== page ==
Drift smaller nymphs and dead drift streamers. Avoid creating too much action. You should prioritize keeping your flies and lures looking natural. 

During these times, the fish are uncomfortable and less willing to go after a large, appetizing meal. 

Once these low-pressure systems start to pass, the fishing picks up again. For example, suppose you’re fishing a trout river in the Western United States. In that case, the low-pressure system may have dropped the surface water temperature a few degrees, making it far more comfortable for the trout to cover all levels of the water column. 

Fishing in low-pressure systems presents challenges, but fishing before and after them is often a blast. 

Brown trout inside the fish net.
Landing a brown trout on a high-pressure day. It fell for a small pheasant tail nymph drifted along a cut bank.

Frequently Asked Questions

Is Fishing Better with High or Low Barometric Pressure? 

Usually, the transition from a high-pressure to a low-pressure system is the best time to fish. Trout know inclement weather is coming and their swim bladders will be affected, so they want to feed as much as possible. 

How Does Weather Affect Trout Fishing? 

The weather has a major impact on trout fishing. Because consistency is best, trout’s feeding habits change when the weather changes. Be prepared to switch up your methods, flies, and spots you usually fish. 

When the weather changes, trout’s normal routines change, so it becomes more of a guessing game. 

Even small changes in water temperature can trigger a feeding frenzy. A slight drop might make conditions more comfortable, whereas an increase can shut things down. 

Rubber legs, pheasant tail, pink squirrel, and hare's ear nymphs.
Rubber legs, pheasant tail, pink squirrel, and hare’s ear nymphs are great nymphs to use in low-pressure situations.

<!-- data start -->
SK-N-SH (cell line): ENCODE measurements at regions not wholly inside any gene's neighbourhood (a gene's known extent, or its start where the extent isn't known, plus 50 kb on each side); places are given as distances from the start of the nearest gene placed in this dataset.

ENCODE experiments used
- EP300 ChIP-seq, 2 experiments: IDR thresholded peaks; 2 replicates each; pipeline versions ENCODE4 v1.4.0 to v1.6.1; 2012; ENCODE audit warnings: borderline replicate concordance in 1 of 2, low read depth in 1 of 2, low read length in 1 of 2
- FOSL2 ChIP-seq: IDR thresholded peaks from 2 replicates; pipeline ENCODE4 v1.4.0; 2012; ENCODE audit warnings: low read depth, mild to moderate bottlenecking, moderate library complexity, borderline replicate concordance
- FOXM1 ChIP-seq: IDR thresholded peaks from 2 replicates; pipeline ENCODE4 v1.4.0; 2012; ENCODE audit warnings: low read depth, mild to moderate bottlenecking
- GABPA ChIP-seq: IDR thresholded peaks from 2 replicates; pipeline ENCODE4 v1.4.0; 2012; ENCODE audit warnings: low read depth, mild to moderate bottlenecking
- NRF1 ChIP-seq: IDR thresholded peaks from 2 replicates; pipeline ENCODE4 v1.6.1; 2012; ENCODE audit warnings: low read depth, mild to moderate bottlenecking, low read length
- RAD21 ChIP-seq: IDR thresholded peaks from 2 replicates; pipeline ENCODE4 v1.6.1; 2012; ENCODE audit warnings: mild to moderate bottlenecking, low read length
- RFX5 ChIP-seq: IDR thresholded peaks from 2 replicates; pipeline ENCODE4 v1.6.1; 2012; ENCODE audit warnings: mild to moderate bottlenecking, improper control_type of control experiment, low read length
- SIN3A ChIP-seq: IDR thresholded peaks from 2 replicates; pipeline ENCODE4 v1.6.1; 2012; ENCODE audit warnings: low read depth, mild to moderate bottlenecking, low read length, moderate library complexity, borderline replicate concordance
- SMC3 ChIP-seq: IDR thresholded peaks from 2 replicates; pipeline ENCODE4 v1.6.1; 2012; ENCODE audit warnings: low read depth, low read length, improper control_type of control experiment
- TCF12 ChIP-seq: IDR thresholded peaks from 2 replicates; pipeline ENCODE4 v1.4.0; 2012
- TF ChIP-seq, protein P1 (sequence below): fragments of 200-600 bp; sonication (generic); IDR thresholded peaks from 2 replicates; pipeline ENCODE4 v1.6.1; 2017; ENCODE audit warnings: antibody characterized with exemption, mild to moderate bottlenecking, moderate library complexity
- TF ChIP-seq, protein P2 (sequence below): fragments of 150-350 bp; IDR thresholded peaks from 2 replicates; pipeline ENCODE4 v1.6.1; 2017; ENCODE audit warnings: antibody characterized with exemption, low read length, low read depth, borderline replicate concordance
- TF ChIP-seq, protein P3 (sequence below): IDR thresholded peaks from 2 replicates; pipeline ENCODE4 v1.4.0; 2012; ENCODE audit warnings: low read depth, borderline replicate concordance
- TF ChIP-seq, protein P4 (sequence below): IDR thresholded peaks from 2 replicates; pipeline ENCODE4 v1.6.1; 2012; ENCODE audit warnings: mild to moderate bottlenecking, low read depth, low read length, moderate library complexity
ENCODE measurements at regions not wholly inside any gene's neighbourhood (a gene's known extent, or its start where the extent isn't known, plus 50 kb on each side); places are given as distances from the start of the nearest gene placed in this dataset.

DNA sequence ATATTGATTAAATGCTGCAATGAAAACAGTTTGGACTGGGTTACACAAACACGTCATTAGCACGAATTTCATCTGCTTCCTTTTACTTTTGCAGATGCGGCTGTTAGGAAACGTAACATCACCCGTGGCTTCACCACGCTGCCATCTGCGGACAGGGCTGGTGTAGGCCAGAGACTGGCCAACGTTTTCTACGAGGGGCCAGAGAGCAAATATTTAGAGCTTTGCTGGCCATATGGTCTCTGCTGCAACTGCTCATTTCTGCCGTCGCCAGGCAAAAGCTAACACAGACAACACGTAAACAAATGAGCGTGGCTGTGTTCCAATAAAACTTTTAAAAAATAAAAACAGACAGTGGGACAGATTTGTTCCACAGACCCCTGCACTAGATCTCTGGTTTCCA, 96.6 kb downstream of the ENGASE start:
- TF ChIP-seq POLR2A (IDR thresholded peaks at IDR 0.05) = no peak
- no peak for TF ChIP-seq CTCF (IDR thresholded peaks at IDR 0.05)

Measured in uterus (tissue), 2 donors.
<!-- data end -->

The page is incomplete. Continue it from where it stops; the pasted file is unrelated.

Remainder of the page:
What Flies Should I Use in Low-Pressure Systems?

In low-pressure systems, use flies like Pheasant Tail Nymphs, Midge Nymphs, RS2s, Prince Nymphs, Hare’s Ear Nymphs, and Pat’s Rubber Legs. Smaller nymphs and streamers usually work better when the fish aren’t willing to feed. 

Dry flies for fishing.
Some of my favorite flies to use in high-pressure systems. I like fishing dry flies because hatches seem to occur more in high-pressure systems.

What Flies Should I Use in High-Pressure Systems?

 In high-pressure systems, you have more freedom with your fly choices. Usually, you can fish all levels of the water column, but you should stay higher. Dry flies like Elk Hair Caddis, Parachute Adams, and Chubby Chernobyls work well. 

Also, suspended nymphs and non-weighted streamers like Woolly Buggers, Pat’s Rubber Legs, and unweighted Pheasant Tails do well. 

Is it Safe to Fish in a Low-Pressure System?

If you’re not fishing in lightning or putting yourself at risk of flash floods, you can fish in a low-pressure system. It’s a good experience to learn how the fish react to these changes in conditions. 


As trout anglers, we want every advantage we can get. Understanding barometric pressure and its impacts on fish is a slight edge we can gain on the fish. Remember, transitions from high-pressure systems to low-pressure systems are your best bet. Also, consistent pressure systems lend themselves to solid fishing. Stay aware, and you’ll have a good chance at landing trout.